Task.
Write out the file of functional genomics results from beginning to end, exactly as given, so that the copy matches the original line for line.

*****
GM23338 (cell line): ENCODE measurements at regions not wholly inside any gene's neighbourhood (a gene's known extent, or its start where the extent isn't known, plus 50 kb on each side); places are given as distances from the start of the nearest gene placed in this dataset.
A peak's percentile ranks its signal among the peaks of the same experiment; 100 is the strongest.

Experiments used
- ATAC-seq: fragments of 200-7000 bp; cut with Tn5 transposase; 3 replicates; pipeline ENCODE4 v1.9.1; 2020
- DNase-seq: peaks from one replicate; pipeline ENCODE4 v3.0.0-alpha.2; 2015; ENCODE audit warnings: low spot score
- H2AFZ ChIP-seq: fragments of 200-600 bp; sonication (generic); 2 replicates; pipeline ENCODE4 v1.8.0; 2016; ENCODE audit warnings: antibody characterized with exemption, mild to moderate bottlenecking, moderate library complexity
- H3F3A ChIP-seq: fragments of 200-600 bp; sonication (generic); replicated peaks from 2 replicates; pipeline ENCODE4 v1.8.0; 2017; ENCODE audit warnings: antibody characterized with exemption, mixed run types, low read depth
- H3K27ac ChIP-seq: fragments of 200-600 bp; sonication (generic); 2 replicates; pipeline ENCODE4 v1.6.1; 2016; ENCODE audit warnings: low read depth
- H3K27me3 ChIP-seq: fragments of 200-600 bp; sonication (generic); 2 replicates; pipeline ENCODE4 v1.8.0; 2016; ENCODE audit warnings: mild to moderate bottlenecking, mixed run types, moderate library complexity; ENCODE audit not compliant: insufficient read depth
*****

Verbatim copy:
GM23338 (cell line): ENCODE measurements at regions not wholly inside any gene's neighbourhood (a gene's known extent, or its start where the extent isn't known, plus 50 kb on each side); places are given as distances from the start of the nearest gene placed in this dataset.
A peak's percentile ranks its signal among the peaks of the same experiment; 100 is the strongest.

Experiments used
- ATAC-seq: fragments of 200-7000 bp; cut with Tn5 transposase; 3 replicates; pipeline ENCODE4 v1.9.1; 2020
- DNase-seq: peaks from one replicate; pipeline ENCODE4 v3.0.0-alpha.2; 2015; ENCODE audit warnings: low spot score
- H2AFZ ChIP-seq: fragments of 200-600 bp; sonication (generic); 2 replicates; pipeline ENCODE4 v1.8.0; 2016; ENCODE audit warnings: antibody characterized with exemption, mild to moderate bottlenecking, moderate library complexity
- H3F3A ChIP-seq: fragments of 200-600 bp; sonication (generic); replicated peaks from 2 replicates; pipeline ENCODE4 v1.8.0; 2017; ENCODE audit warnings: antibody characterized with exemption, mixed run types, low read depth
- H3K27ac ChIP-seq: fragments of 200-600 bp; sonication (generic); 2 replicates; pipeline ENCODE4 v1.6.1; 2016; ENCODE audit warnings: low read depth
- H3K27me3 ChIP-seq: fragments of 200-600 bp; sonication (generic); 2 replicates; pipeline ENCODE4 v1.8.0; 2016; ENCODE audit warnings: mild to moderate bottlenecking, mixed run types, moderate library complexity; ENCODE audit not compliant: insufficient read depth